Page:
The ZQ Regenerative Index (ZQRX) was founded last year by New Zealand Merino Company, spurred by discussions about ecological and social impact that ramped up across the fashion industry. Now, the platform—which acts as a gathering ground for conscious brands and producers of regenerative, ethically sourced wool—is expanding its ranks, with 152 farmers added over the course of 2021.
Tim Loftus, the platform’s general manager of sales and marketing, told Sourcing Journal that wool has historically been treated “very much as a commodity,” with little regard paid to its provenance. But brands have become increasingly invested in the sustainability profiles of their upstream suppliers in recent years, largely due to a consumer push for more ethical and environmentally friendly products. “There’s plenty of evidence to suggest that millennials and the younger generation are absolutely adamant in seeing results and proof that brands can be trusted,” he said.
ZQRX measures farm performance across environment, animal welfare and social impact, using 15 index points that span carbon emissions, land and soil sequestration, waste management, water use and animal well-being. The group has worked with a Palo Alto-based firm to develop a “deep-science approach for aggregating those metrics,” seeking also to create an open, manageable dashboard, Loftus added.
Farms are accredited by third-party agricultural auditors AsureQuality and ControlUnion every three years, along with random audits throughout the shearing season. These check-ins ensure that sheep are non-mulesed, left with enough wool covering to keep them warm, and shorn with fast and efficient machine shears that cause less distress during the process, among other criteria. In addition to the formal audit process, the ZQ team maintains regular contact with growers, visiting farms and conducting field days and workshops.
With interest growing, the group has established a large-scale team “that goes out to farms and works on culture and change management with growers who may not be exposed to this work in the past,” he added. Many farmers are “very interested in regenerative agriculture,” but may require guidance in developing best practices and reporting structures. “They see this is where the industry is going,” Loftus added, “and so they’re keen to make changes for the betterment of their businesses and the planet.”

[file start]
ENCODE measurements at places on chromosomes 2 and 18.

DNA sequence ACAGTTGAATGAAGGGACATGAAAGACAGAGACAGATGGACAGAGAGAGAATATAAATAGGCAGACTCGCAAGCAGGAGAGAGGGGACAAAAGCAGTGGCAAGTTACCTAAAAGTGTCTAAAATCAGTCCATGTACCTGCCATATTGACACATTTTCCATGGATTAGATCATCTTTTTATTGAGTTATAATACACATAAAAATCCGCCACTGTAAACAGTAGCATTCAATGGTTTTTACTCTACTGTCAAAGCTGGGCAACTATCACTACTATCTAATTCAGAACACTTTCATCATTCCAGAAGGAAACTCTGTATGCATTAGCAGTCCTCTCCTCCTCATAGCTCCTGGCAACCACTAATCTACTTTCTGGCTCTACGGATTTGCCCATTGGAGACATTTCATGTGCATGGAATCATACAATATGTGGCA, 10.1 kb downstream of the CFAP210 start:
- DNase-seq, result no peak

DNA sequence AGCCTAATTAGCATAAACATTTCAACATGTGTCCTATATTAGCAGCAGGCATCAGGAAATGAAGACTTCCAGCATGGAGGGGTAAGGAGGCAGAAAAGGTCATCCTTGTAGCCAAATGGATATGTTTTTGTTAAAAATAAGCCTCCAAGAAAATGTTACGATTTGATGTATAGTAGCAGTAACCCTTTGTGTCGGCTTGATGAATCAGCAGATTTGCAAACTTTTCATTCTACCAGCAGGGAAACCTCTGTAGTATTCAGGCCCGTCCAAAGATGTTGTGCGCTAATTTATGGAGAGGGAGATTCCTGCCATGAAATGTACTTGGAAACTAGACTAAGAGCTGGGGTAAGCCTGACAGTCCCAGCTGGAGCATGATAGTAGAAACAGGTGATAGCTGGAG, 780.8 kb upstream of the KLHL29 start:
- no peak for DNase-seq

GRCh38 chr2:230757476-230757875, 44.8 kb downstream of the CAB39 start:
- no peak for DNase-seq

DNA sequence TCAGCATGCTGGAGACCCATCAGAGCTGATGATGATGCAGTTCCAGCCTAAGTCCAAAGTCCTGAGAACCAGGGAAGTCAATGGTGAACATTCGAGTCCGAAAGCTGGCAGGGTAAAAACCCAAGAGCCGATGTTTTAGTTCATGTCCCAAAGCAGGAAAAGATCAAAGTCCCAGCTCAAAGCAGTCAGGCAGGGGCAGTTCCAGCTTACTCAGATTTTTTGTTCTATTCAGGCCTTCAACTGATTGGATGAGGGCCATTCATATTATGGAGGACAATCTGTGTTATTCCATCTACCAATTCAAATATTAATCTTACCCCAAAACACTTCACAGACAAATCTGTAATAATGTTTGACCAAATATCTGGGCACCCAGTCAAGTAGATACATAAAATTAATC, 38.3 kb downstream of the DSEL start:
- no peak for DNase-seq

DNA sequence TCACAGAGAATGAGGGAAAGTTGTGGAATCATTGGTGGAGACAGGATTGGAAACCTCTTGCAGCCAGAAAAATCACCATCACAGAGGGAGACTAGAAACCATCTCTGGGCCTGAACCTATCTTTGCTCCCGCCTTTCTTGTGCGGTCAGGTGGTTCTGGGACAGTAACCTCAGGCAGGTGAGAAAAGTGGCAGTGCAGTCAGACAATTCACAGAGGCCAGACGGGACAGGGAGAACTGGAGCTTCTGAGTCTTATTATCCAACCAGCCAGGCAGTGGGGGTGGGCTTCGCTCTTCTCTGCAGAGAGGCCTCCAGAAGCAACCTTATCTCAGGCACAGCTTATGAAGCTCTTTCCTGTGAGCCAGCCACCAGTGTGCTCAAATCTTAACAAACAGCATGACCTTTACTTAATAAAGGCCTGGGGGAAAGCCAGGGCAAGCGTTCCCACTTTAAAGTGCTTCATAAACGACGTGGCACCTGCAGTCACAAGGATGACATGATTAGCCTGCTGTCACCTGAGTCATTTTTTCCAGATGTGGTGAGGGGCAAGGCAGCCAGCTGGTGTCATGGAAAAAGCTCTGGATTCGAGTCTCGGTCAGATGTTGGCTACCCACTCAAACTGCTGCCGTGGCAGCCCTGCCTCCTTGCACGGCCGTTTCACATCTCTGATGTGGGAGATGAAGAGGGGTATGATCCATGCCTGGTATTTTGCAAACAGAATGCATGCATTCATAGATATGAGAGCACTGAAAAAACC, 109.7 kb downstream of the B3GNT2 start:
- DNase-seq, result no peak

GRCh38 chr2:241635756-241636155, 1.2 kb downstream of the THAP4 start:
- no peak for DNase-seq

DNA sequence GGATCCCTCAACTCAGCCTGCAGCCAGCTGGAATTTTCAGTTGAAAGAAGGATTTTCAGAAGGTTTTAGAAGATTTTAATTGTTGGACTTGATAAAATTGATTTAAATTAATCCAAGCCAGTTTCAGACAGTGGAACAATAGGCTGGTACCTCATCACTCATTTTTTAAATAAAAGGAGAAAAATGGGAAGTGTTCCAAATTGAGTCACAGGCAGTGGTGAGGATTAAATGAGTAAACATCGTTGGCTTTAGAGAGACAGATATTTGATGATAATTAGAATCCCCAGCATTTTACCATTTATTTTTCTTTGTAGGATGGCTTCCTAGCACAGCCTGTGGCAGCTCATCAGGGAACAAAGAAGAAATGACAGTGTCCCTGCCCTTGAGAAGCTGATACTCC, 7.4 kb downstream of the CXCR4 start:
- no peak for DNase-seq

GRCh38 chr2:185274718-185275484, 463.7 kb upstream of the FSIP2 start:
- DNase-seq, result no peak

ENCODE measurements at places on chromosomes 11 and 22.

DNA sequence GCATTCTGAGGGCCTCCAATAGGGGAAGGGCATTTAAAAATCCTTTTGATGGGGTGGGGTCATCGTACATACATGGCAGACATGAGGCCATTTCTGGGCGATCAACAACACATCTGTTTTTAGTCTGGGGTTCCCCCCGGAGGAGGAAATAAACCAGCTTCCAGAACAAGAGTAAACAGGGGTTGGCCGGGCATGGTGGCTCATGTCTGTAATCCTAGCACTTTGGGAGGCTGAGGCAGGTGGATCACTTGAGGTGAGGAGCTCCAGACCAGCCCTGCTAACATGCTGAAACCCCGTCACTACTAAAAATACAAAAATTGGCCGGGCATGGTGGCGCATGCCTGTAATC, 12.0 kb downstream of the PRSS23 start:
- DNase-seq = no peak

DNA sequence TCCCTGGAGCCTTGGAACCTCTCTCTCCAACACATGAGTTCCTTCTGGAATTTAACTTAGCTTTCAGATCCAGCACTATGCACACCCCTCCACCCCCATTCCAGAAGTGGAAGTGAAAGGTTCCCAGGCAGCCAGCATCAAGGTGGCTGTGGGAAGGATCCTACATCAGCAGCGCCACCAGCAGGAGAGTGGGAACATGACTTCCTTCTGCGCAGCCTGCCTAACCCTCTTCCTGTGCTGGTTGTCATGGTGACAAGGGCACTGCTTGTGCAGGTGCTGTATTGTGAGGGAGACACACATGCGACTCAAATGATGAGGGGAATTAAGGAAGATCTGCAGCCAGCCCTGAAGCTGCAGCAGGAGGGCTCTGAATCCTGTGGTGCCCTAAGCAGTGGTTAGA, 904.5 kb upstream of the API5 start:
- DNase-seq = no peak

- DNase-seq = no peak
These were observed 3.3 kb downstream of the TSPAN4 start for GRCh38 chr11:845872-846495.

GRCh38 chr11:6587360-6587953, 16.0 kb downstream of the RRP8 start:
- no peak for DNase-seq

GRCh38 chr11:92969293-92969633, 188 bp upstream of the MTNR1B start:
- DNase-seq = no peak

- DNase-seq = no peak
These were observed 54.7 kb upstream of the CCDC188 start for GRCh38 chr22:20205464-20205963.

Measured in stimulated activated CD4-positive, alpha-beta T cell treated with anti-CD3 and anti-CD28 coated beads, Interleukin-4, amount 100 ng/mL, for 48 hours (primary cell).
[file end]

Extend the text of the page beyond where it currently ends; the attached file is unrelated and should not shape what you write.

ZQ has certified 450 growers through its program in total. “Our whole program centers on making it easy for farmers to lean in, learn from their neighbors and apply technology driven metrics and monitoring systems that allow them to model a better future for their farms,” he said. Additionally, the platform serves as a means of tapping into the global appetite for wool. “We’re able to go to the farmers and say to them, ‘This is what the demand is in the marketplace,’ and we can illustrate to them exactly what brands are looking for,” Loftus added.
Thus far, 22 international brands have joined the ZQRX platform, including Allbirds, Icebreaker and Smartwool, which helped the group launch the platform last year. “Brands often come to us looking for specific outcomes, and our objective will be to align them with the right producers,” Loftus said. Allbirds, which sources the wool for its Runners, Loungers and other footwear sytles from New Zealand, has been laser focused on its carbon output from day one, for example.
Meanwhile, other labels are more interested in animal welfare and social outcomes. “We have growers that are progressive in all areas, and our objective is to create long-lasting relationships between the brand and the producer that share common values,” he added. In some cases, brands come to ZQ with already-established supply chains that they would like to enhance with new producers, or have their existing partners incorporated into the ZQRX program. Those farmers are analyzed, audited and added to the index, where brands can track their performance through the platform.
While ZQRX provides brands with the back-end assurance that their wool supply chain is ecologically and ethically sound, consumer interest in these issues only stands to grow. Loftus believes the next frontier for brands will be communicating their efforts clearly and effectively to shoppers.
“The big challenge for brands is that they obviously don’t want to make unsubstantiated claims,” lest they be labeled greenwashers. Because the standards and best practices for regenerative farming are still being developed across the industry at large, “brands are really concerned about saying the wrong thing,” he added. As the platform grows, ZQRX hopes to work with brands to find effective ways to talk about a complicated issue.
“I think most brands like to defer to us because we have a team of 16 scientists who are working on this every day and can speak very well to an area that is quickly evolving and changing across the industry,” he said, but many are invested in publicly sharing their progress. “There’s a growing demand from consumers for reporting, compliance and proof that brand are proactively working toward solutions,” he added.